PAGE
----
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PPE hijackings and warehouse thefts rising

04 March 2021

A commercial insurance broker is warning both hauliers and warehousing companies that PPE, sanitisers and homewares are the ‘new alcohol and tobacco’.

Ascend Broking is urging the HGV and warehousing sectors to be vigilant as the pandemic is inflating the value of PPE and sanitiser-related products on the black market and making them more attractive theft items.

Violence within thefts is also on the rise, with hijackings, in which a driver is held up on the road, with some sort of weapon involved, becoming more common than previous modes of theft, which tended to involve breaking into parked-up vehicles.

Drivers are being duped into stopping, or are being diverted off-route, so that an attack can take place.  Some are then forced to drive the load to a pre-determined unloading area, where the thieves make off with the cargo and abandon the driver. 

False documents are also being used to mislead warehouse staff or warehousing operations are being infiltrated with ‘insiders’, who gain access to the areas in which valuable stock is held or have the knowledge that enables a theft to take place.  Warehouse break-ins have been on the rise and it is often the ‘new’ black-market items which are sought. 

Ascend Broking is working with its insured transport managers, HGV operators and warehousing clients, to bolster their security and risk management. It has tips for hauliers and for warehouse and distribution companies:

Hauliers

  • Review risk management policies and procedures immediately, close loopholes and check there are no easy ways to take advantage of your systems. Bring in specialist help, to avoid being exposed, and check your goods-in-transit cover is robust.
  • Make sure procedures are not weakened when something, such as driver illness, a security alert, a vehicle breakdown or accident, or a detour occurs. Ensure drivers and staff are especially on their guard when the ‘unexpected’ happens.
  • Make removing the keys from a vehicle when leaving it, for any reason, second nature, but encourage drivers not to leave their vehicle, unless absolutely necessary.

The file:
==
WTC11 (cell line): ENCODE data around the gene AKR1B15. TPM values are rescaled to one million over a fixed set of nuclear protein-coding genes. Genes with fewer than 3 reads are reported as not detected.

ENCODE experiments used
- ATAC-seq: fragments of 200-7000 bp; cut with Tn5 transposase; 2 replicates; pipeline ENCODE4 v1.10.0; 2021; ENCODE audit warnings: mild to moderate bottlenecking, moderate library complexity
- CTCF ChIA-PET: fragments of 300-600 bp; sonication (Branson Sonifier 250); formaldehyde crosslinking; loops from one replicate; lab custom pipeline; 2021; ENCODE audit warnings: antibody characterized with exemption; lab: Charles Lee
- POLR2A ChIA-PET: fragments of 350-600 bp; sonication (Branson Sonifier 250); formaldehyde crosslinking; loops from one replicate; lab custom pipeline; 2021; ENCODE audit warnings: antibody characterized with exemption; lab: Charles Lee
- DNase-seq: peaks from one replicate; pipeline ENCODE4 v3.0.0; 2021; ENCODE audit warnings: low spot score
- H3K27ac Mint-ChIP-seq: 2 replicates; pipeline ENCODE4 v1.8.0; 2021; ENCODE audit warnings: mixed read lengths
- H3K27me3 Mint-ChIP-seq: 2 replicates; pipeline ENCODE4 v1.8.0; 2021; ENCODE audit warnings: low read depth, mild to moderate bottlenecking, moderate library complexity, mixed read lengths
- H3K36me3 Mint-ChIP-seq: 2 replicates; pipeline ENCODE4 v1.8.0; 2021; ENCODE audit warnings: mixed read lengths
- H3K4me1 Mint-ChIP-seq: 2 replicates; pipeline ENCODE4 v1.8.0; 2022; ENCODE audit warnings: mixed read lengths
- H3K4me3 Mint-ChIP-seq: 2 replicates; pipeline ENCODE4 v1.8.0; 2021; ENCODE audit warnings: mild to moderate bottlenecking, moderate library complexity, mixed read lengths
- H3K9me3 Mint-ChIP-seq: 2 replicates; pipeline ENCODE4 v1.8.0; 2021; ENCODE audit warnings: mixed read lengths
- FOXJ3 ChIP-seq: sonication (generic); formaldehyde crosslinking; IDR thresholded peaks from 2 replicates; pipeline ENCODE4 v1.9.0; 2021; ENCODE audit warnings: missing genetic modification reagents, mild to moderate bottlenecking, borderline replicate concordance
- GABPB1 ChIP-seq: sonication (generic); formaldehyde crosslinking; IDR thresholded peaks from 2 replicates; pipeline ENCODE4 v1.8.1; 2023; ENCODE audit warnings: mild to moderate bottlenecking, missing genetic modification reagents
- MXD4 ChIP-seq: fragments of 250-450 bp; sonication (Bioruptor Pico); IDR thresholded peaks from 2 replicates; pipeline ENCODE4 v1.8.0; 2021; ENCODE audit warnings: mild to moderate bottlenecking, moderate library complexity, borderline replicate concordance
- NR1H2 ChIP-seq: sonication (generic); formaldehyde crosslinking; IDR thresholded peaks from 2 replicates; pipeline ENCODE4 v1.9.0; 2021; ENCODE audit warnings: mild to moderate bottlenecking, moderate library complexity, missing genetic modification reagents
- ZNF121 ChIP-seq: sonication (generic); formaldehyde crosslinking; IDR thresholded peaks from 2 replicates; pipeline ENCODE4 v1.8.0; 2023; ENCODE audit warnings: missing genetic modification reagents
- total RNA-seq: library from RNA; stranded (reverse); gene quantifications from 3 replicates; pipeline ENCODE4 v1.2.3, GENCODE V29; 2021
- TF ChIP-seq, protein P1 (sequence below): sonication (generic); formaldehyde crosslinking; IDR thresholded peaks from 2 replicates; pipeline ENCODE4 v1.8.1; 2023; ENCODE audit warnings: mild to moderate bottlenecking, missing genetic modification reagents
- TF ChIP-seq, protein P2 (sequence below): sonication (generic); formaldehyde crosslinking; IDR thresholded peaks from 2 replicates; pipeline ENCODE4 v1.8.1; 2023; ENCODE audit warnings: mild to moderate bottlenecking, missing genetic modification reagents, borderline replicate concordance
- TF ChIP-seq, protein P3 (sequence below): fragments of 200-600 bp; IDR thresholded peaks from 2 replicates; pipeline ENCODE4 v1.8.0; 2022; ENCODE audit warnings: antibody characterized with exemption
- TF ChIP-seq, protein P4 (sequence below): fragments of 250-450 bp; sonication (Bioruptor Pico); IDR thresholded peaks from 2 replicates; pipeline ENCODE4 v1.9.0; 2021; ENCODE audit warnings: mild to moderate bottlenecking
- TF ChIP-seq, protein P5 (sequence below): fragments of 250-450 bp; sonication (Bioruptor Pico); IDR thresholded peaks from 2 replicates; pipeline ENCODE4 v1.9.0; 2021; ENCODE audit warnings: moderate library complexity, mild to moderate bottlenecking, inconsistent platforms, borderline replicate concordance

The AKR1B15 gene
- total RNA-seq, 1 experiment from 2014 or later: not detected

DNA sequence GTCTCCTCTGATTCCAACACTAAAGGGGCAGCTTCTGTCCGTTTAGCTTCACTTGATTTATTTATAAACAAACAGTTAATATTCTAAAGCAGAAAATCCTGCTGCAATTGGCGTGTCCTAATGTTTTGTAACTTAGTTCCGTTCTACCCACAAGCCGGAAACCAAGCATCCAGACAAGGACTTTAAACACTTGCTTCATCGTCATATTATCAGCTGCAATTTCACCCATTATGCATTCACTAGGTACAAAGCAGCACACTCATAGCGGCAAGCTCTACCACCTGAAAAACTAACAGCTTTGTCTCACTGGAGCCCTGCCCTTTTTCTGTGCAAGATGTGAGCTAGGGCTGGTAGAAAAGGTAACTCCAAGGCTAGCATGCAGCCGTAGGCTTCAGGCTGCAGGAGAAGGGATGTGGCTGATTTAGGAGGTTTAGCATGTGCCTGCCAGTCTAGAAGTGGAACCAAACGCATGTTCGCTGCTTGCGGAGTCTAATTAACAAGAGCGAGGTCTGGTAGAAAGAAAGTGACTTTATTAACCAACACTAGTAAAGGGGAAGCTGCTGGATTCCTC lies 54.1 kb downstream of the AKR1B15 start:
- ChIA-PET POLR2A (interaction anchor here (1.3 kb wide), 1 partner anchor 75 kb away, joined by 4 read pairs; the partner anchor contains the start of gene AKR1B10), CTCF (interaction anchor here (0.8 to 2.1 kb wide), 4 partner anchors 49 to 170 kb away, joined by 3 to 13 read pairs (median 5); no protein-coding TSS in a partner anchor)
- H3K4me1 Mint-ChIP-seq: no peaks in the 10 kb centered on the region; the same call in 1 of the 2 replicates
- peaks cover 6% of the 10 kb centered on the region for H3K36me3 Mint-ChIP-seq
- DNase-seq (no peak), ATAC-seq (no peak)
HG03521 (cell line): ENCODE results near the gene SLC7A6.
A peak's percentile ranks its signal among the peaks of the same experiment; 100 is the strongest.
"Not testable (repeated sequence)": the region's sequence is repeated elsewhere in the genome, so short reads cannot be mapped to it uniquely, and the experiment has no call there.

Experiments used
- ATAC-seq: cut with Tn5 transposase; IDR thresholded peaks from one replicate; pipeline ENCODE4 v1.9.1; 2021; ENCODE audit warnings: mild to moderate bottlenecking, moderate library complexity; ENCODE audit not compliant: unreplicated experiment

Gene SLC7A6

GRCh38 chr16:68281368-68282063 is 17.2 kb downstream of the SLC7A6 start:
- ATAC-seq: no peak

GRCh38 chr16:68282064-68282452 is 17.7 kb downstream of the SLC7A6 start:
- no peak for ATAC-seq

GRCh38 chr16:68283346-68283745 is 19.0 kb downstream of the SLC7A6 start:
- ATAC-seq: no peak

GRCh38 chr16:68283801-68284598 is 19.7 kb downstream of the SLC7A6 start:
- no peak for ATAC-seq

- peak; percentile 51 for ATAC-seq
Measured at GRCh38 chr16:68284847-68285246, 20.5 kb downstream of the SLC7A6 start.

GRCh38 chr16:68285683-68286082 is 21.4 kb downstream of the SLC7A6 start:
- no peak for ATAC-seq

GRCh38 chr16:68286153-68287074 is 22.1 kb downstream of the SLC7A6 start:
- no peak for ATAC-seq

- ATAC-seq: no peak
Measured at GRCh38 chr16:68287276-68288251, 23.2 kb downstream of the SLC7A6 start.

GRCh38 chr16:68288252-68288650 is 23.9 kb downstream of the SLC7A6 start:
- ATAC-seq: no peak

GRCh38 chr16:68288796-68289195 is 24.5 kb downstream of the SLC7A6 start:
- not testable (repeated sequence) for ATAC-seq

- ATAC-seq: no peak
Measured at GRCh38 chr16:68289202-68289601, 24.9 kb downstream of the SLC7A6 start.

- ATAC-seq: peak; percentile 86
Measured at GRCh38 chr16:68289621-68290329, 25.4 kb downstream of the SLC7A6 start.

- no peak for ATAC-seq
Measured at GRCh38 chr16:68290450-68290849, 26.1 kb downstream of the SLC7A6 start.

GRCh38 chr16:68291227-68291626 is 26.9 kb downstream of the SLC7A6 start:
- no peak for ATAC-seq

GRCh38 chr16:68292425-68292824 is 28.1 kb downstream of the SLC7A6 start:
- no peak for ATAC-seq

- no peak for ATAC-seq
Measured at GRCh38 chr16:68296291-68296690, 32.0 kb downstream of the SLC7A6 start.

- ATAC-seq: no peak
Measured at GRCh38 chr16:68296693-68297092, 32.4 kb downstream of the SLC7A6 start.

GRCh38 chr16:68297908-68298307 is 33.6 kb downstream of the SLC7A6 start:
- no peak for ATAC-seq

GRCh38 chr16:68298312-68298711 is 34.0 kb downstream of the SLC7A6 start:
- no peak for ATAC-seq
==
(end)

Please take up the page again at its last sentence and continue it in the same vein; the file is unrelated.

• Ensure robust route planning takes place pre-departure and encourage drivers to advise of any unanticipated detours or diversions the minute they occur. Encourage any GPS monitoring company to be equally alert to any route changes.
  • Train your drivers in better surveillance, encouraging them to take note and report any vehicles that could be following them or acting in a suspicious way around them, or ahead of them.

Warehousing and distribution managers

  • Review your risk management policy and procedures and be diligent in filling in gaps and spotting possible issues, using expert help.
  • Consider who can access storage areas containing ‘valuable’ goods in theft terms and restrict access, keeping these locked whenever access is not required and putting the key or swipe card in a secure, locked place.
  • Make your workforce your eyes and ears and encourage reporting of suspicious or odd behaviour or of people entering areas without authorisation.
  • Pay special attention to temporary staff and the access protocols that you operate.
  • Bolster your security and surveillance systems and check that you are fully insured, particularly if you are holding more items than usual, due to Covid and Brexit stockpiling.

For more information, visit www.ascendbroking.co.uk

 
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